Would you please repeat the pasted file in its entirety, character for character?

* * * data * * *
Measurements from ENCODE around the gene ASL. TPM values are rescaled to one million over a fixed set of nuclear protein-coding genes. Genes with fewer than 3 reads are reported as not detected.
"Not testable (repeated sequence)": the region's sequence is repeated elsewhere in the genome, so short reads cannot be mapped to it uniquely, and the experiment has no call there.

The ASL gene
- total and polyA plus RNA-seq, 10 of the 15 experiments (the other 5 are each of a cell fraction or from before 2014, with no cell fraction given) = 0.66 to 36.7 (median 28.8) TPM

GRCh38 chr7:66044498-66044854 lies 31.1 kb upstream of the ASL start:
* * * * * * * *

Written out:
Measurements from ENCODE around the gene ASL. TPM values are rescaled to one million over a fixed set of nuclear protein-coding genes. Genes with fewer than 3 reads are reported as not detected.
"Not testable (repeated sequence)": the region's sequence is repeated elsewhere in the genome, so short reads cannot be mapped to it uniquely, and the experiment has no call there.

The ASL gene
- total and polyA plus RNA-seq, 10 of the 15 experiments (the other 5 are each of a cell fraction or from before 2014, with no cell fraction given) = 0.66 to 36.7 (median 28.8) TPM

GRCh38 chr7:66044498-66044854 lies 31.1 kb upstream of the ASL start: